My mom, who made all the child-rearing decisions for her eight children, didn’t think it was important for any of us to play organized sports. It was the sixties. Most people were not overweight, Title 9 did not exist, and parents did not yet judge each other by how many activities their children crammed into a week. So for many years I appeared to be a completely normal girl, not knowing how to play a game of baseball, how to throw a basket or hit a volleyball. It never occurred to me that my childhood was bereft of sports because I never thought about sports. I did swim, but I never thought of it as a sport because it was fun and second nature to me, like breathing.
I could body surf a strong lake wave since I was seven. I could hold my breath and swim like a bottom feeder for the entire length of a 40 foot pool. I could maneuver three underwater backward somersaults in a row and walk on my hands in the lake. The idea of organized sports never entered my watery realm and I never felt I was missing out on anything until 10th grade gym class.
One normal day in January our gym teacher, an overly tanned older woman singled me out to demonstrate a basketball lay-up. What that was I had no idea. She could not have made a worse choice in a demonstrator, but she made a very good choice in finding someone to pick on.
Handed a sweat stained ball, I tentatively sidled up to the basket with a few steps and took a shot. It went in, which I thought was the point of the whole game, but she pointed out to the class that my footwork was wrong.
“Do NOT do it the way Mimi did” she advised the class, hiding a sneer in her smile. I hated that teacher from that point on for humiliating me and I still despise her even though she’s dead. Of course, if she had asked me to demonstrate the correct way to perform the side stroke, play Get All the Pennies at the Bottom of the Pool in One Breath, or pull an unconscious person from the water, I would have been golden.
In 11th grade and free from the athletic rigors of the gym class requirement, my friend Debbie and I signed up for the track team. It was done in an effort of true team spirit. We wanted to be part of something and we especially wanted to wear the Maize and Blue sweats and jog together in sisterhood.
It was still winter, but we trained indoors with the others while waiting for the snow to melt. I was starting from scratch, never having run farther than the ice cream truck. I worked up to running a few laps, then a mile, then five miles. By April we were running about 6 miles a day outdoors, warming up with a three-mile run to the lake and back and then scooting around the track for a couple of hours. It felt good to be part of a team, showing up after school for practice, wearing the school colors and jogging along the lake bluff with the others. I was proud of my beginner’s shin splints and beet red face, but after a while I noticed that the coach never paid any attention to me. It never occurred to me that I had to be any good at running to stay on the team and I never expected to actually run in a race. I figured I would be on the sidelines and that was okay with me.
One day after practice the coach took me aside and said very matter of factly that track was not for me. Staring at the linoleum tiles that lined the school hallways, my eyes stung the way they do before you cry and my head buzzed with confusion and shame. I managed to argue a minute with him, but in the end it was no use. After that I never ran again. Debbie quit the team the next week, saying it wasn’t any fun because I wasn’t there.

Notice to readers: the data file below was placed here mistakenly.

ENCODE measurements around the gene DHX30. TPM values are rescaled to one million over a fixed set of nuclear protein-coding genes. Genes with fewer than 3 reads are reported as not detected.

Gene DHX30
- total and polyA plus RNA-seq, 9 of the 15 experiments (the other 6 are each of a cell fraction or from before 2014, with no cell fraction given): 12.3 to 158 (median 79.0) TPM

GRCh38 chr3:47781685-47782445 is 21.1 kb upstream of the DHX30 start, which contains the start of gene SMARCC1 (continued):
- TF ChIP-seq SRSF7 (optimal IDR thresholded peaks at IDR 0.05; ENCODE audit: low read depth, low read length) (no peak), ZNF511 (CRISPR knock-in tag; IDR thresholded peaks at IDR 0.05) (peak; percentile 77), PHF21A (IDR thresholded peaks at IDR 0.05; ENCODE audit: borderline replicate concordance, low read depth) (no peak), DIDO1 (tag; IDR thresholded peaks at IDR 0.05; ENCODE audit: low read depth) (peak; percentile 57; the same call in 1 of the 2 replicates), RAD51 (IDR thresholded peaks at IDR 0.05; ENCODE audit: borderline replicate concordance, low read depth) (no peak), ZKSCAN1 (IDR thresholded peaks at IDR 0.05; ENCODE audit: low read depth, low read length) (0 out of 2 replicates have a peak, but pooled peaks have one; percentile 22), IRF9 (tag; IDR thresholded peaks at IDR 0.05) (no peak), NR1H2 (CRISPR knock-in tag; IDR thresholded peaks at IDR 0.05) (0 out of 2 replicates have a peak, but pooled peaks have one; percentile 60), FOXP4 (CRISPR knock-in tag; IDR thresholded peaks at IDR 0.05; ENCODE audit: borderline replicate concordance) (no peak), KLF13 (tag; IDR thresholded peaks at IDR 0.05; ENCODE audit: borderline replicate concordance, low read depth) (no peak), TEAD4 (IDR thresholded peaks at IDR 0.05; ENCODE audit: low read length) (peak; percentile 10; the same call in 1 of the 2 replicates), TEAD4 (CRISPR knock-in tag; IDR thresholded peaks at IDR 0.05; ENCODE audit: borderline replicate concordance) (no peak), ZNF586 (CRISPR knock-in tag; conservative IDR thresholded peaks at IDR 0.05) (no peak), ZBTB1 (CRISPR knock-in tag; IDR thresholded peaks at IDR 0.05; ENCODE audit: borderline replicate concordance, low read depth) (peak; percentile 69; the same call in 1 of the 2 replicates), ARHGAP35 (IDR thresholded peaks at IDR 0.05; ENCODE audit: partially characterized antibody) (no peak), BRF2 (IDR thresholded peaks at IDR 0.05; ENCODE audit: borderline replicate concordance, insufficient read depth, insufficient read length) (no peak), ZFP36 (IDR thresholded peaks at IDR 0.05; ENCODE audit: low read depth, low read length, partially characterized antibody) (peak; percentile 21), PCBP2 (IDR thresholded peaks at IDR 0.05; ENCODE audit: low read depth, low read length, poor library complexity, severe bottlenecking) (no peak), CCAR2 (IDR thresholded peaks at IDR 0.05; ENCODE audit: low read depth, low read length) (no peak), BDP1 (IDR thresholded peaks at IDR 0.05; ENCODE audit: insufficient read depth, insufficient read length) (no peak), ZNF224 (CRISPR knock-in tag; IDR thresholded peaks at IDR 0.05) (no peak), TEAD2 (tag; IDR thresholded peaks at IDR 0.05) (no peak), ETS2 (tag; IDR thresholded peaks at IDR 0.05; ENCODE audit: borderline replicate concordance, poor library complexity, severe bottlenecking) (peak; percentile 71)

These days I prefer any sport I can do on my own. I play tennis, but usually end up hitting a ball against a wall by myself. In college I learned how to ski but prefer to go alone, hating to band with others who zip down ahead, stop, and then turn uphill to watch the others trail after them. Takes all the fun out of falling and just taking a little break.
When it came time to think about soccer for my daughter, I took one look at the poor little things running around in the cold and rain and said forget it. Putting her in a competitive organized sport that tortures small children was a good idea for about two minutes. So in the modern world of sports frenzy, I admit I am raising a daughter who doesn’t play soccer. She also does not have a good grasp on baseball or basketball, but in the whole scheme of things, I figure it doesn’t matter too much. I tell her that competitive sports are overrated, that there is virtue in not needing to beat the other team to feel good about herself, but if she really wants to play she should. That said, she joined the basketball team in 7th grade. Like me so many years ago, she just didn’t get it and got pushed around on the court. Most games she never even touched the ball. It was painful even for me to watch, so I went to Target for a cheap basketball since we didn’t even have one. Geared only with my stunted athletic gene, I tried to show her how to move faster, grab the ball with strong fingers and keep an arm out to ward off steals, as if I knew this from experience. She finished out the season, having made a few points for the team, but said she wasn’t going back. The pushy physical contact was too much for her.
Maybe my mom was on to something bigger by not putting us into sports, for letting us just grow up and play without the burden of winning to weigh down our little hearts. But most likely she was just overwhelmed with the idea of carting us all over the countryside to play in some league and paying a bunch of fees. So she raised us how she was raised. We roamed the vast corners of the yard and the pool and made up our own games like making paths in the leaves and designing and building houses out of snow. Any more serious athletic interests we developed, had to develop later, in our own time, in our own way.